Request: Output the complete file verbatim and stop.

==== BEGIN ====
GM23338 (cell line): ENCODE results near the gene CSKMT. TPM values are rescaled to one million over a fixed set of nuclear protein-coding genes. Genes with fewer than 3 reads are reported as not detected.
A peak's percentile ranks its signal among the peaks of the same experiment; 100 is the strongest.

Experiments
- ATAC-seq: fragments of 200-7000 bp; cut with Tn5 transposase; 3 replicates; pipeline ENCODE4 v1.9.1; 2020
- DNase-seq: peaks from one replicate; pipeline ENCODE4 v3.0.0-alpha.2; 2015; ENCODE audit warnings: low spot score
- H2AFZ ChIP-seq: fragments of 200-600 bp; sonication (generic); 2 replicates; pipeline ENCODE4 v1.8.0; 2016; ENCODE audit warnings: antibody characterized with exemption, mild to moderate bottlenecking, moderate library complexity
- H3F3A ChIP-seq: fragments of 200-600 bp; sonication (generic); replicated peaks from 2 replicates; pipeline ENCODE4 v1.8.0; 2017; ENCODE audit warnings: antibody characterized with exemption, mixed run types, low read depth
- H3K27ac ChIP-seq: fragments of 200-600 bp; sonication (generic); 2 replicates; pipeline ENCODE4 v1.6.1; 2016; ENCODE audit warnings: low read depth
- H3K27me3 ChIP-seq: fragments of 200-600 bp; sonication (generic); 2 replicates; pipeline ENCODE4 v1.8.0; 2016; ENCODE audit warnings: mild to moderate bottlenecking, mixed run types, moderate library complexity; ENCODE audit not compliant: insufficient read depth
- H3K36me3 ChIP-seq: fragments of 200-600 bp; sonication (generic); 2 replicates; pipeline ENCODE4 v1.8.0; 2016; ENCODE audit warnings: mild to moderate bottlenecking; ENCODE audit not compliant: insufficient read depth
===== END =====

GM23338 (cell line): ENCODE results near the gene CSKMT. TPM values are rescaled to one million over a fixed set of nuclear protein-coding genes. Genes with fewer than 3 reads are reported as not detected.
A peak's percentile ranks its signal among the peaks of the same experiment; 100 is the strongest.

Experiments
- ATAC-seq: fragments of 200-7000 bp; cut with Tn5 transposase; 3 replicates; pipeline ENCODE4 v1.9.1; 2020
- DNase-seq: peaks from one replicate; pipeline ENCODE4 v3.0.0-alpha.2; 2015; ENCODE audit warnings: low spot score
- H2AFZ ChIP-seq: fragments of 200-600 bp; sonication (generic); 2 replicates; pipeline ENCODE4 v1.8.0; 2016; ENCODE audit warnings: antibody characterized with exemption, mild to moderate bottlenecking, moderate library complexity
- H3F3A ChIP-seq: fragments of 200-600 bp; sonication (generic); replicated peaks from 2 replicates; pipeline ENCODE4 v1.8.0; 2017; ENCODE audit warnings: antibody characterized with exemption, mixed run types, low read depth
- H3K27ac ChIP-seq: fragments of 200-600 bp; sonication (generic); 2 replicates; pipeline ENCODE4 v1.6.1; 2016; ENCODE audit warnings: low read depth
- H3K27me3 ChIP-seq: fragments of 200-600 bp; sonication (generic); 2 replicates; pipeline ENCODE4 v1.8.0; 2016; ENCODE audit warnings: mild to moderate bottlenecking, mixed run types, moderate library complexity; ENCODE audit not compliant: insufficient read depth
- H3K36me3 ChIP-seq: fragments of 200-600 bp; sonication (generic); 2 replicates; pipeline ENCODE4 v1.8.0; 2016; ENCODE audit warnings: mild to moderate bottlenecking; ENCODE audit not compliant: insufficient read depth